FIG. 5B shows a block diagram for modulation controller 340 and optical power controller 350 of optical transmission controller 110. The embodiment of modulation controller 340 includes circuitry for two modulators, such as modulators 310 and 312 of FIG. 3. As shown in FIG. 3, an optical beam is received from optical fiber 101 and modulated in modulator 310 with a clock signal and modulated in modulator 312 with a data signal. Modulators 310 and 312 are driven by drivers 318 and 320, respectively. The output optical signal from modulator 312 is then input to variable optical attenuator 314 before being output to optical fiber 102. A portion of the optical output signal from VOA 316 is incident on photodiode 317, which provides an electrical current signal (PD-Power) indicative of the output power of the optical signal.

The signal PD-Power is received in optical output controller 350 of optical transmission controller 110 at trans-impedance amplifier (TIA) 612, where it is converted to a voltage signal. The output signal from TIA 612 is input to variable gain amplifier 614. The output signal from variable gain amplifier 614 is input to ADC 616. The output signal from ADC 616 is input to adder 618, where it is compared with an output signal from power settings 620. Power settings 620 provides a voltage signal in response to a settable power parameter. The power parameter may be input to optical transmission controller 110 through interface 372 or stored as an operating parameter in memory 430. The error signal output from adder 618 is input to PD 610, which generates a new attenuation signal. The new attenuation signal is input to DAC 608. The analog signal from DAC 608 is input to VOA driver 606, which provides a VOA signal to control variable optical attenuator (VOA) 314 of modulation block 103.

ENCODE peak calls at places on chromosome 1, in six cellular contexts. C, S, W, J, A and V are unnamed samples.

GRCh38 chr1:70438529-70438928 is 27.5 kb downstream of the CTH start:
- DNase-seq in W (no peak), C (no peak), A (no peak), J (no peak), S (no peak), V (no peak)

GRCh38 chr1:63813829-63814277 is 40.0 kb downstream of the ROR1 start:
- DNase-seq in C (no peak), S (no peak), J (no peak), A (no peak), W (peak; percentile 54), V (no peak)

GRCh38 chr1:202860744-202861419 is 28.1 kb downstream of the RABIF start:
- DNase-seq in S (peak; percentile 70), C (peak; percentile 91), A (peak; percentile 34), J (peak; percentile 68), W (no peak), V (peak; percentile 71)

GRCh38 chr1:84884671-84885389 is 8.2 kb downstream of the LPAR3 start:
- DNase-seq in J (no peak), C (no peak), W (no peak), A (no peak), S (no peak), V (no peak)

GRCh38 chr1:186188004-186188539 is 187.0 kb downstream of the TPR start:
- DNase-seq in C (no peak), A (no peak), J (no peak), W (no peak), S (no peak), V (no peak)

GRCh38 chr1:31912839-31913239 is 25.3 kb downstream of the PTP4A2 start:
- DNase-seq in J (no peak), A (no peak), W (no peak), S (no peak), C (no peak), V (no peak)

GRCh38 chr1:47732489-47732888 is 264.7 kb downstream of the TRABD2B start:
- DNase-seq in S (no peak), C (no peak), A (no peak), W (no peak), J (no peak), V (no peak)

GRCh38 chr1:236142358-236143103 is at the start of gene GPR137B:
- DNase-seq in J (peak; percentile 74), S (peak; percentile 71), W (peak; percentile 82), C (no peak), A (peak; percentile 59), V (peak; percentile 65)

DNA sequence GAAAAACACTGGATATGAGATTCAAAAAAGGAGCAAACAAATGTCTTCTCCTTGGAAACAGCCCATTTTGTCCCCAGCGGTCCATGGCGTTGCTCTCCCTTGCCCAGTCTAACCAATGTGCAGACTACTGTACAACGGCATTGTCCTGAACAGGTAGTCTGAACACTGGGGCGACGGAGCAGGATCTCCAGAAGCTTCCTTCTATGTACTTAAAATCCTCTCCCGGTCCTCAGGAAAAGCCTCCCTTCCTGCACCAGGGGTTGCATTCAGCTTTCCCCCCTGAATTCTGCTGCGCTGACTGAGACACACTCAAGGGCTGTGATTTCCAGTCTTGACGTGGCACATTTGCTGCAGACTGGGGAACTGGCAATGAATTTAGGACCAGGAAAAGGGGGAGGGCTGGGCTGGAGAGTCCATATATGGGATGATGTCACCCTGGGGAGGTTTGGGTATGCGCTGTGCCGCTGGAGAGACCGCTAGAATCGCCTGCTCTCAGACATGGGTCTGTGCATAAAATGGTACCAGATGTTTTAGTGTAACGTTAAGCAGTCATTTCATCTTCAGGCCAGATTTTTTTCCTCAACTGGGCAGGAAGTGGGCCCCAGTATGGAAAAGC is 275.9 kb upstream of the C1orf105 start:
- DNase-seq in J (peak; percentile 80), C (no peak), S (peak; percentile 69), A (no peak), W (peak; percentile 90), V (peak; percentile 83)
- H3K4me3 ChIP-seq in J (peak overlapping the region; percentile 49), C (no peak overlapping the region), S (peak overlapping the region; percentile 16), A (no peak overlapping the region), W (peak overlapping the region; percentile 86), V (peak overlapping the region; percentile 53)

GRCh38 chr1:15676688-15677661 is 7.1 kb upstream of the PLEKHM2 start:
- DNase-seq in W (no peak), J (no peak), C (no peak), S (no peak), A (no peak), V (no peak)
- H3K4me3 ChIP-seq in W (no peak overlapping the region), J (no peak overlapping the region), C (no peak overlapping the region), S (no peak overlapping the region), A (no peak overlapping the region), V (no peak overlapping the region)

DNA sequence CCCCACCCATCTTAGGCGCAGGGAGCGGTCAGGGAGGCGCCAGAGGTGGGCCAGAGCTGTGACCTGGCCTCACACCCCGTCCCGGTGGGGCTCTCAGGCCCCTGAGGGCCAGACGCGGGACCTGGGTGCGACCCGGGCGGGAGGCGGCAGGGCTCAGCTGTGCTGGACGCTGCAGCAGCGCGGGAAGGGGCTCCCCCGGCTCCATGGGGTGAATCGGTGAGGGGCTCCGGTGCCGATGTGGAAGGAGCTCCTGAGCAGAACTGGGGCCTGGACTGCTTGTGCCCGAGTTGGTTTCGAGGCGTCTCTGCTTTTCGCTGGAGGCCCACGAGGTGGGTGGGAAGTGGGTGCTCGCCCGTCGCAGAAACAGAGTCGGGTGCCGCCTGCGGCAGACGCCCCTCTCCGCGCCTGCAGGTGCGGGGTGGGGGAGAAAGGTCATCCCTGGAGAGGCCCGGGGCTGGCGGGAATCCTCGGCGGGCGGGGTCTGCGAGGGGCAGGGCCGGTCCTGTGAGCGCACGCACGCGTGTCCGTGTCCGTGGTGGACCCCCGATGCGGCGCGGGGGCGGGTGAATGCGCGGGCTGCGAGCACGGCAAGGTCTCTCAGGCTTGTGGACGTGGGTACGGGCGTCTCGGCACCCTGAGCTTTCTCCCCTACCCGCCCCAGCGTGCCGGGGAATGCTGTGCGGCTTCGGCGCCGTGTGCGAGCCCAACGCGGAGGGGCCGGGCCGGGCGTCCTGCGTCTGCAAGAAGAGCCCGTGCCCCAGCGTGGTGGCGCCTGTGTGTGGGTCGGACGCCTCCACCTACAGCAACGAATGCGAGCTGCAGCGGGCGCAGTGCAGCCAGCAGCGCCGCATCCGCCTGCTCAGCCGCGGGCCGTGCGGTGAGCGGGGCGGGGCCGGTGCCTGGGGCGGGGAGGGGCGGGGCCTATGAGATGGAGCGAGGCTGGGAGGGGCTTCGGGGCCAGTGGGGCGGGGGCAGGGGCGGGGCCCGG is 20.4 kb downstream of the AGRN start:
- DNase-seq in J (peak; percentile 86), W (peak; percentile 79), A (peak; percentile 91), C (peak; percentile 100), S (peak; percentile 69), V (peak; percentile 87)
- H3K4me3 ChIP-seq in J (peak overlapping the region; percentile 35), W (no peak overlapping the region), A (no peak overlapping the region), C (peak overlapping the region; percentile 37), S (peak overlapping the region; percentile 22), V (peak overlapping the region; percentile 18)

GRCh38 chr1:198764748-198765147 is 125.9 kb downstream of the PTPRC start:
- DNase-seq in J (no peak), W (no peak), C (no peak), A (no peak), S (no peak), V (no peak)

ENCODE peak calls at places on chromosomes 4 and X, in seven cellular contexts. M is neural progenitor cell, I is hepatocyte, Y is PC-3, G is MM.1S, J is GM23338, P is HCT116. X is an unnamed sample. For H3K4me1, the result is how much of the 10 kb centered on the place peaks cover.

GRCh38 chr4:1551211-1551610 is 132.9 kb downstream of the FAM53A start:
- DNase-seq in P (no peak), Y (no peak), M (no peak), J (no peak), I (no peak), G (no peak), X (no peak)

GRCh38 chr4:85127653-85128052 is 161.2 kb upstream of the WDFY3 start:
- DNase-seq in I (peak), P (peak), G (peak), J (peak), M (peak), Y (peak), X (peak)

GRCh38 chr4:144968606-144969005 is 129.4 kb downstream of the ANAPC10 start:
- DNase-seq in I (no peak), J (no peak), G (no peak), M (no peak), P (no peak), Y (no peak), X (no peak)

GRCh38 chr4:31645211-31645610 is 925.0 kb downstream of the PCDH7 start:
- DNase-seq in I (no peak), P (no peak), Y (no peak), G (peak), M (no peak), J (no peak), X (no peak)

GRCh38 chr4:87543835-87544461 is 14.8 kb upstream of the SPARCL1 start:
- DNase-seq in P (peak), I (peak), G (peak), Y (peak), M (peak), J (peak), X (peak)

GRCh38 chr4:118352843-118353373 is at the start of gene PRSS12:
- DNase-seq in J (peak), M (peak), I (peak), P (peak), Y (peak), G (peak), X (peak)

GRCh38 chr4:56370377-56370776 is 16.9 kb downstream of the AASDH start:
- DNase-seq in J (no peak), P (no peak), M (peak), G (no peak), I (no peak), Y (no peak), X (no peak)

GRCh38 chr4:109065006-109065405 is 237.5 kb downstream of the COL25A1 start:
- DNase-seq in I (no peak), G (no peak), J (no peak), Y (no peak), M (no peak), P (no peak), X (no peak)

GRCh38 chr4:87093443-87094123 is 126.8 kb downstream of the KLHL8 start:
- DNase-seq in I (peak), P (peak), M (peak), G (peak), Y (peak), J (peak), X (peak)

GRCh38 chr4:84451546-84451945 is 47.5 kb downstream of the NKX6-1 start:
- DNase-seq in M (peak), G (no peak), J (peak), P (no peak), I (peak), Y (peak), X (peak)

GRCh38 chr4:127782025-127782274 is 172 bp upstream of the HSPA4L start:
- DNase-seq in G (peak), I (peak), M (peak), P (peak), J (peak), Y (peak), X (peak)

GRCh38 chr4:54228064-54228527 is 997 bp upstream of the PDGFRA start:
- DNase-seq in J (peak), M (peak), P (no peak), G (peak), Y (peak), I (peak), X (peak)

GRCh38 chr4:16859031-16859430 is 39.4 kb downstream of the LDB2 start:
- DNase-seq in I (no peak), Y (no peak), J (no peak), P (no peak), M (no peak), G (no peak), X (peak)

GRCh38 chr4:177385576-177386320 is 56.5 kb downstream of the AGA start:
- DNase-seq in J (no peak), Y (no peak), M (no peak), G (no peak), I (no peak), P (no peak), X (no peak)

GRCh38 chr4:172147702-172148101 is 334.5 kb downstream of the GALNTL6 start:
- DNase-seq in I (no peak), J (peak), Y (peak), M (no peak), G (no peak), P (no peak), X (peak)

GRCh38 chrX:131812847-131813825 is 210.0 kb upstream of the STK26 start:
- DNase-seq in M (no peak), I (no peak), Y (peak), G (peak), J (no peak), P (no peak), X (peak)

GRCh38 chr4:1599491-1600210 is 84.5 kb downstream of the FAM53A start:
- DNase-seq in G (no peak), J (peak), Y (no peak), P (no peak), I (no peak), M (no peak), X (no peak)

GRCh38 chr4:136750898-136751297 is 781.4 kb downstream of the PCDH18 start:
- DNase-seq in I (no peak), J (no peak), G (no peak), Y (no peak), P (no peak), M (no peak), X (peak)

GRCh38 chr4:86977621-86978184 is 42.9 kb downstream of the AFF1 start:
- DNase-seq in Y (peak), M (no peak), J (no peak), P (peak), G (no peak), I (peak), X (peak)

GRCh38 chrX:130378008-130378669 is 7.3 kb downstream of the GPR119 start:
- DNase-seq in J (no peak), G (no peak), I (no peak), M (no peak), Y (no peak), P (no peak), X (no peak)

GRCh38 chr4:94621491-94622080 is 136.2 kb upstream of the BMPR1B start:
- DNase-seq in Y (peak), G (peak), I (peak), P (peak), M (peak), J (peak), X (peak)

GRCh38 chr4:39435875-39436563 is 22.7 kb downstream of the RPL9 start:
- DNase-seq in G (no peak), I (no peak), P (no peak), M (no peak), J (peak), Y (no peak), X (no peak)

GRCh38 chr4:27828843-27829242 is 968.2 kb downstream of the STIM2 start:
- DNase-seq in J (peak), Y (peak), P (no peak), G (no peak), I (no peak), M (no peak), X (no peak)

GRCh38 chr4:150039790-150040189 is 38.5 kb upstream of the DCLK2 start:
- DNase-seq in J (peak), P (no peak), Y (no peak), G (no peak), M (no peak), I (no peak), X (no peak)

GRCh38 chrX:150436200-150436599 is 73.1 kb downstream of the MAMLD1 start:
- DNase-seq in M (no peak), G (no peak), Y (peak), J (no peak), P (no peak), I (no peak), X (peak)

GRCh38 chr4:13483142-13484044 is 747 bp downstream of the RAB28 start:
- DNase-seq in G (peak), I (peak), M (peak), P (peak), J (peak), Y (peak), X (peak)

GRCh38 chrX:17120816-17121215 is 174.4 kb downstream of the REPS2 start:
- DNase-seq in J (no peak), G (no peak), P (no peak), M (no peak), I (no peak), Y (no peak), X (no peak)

The DC bias for each of modulators 310 and 312 is generated in modulation controller 340. As discussed above, modulators 310 and 312 can be Mach-Zehnder modulators. Mach-Zehnder modulators operate by dividing the beam into two arms, one of which has a phase added to the wavefront and the other has a phase subtracted from the wavefront (in a push-pull type Mach-Zehnder modulator). The additional phase is a result of the electro-optic effect, in which the index of refraction is a function of the voltage across a medium placed in the two beams. In some embodiments, the medium is a lithium niobate single crystal. The two beams are then recombined by an output coupler, such that their phases may either destructively or constructively interfere, depending on the magnitude and sign of the overall phase shift. Therefore, the output beam from the modulator is attenuated at the frequency of the voltage signal input to the modulator, and the amount of attenuation depends on the magnitude of the voltage applied to the modulator.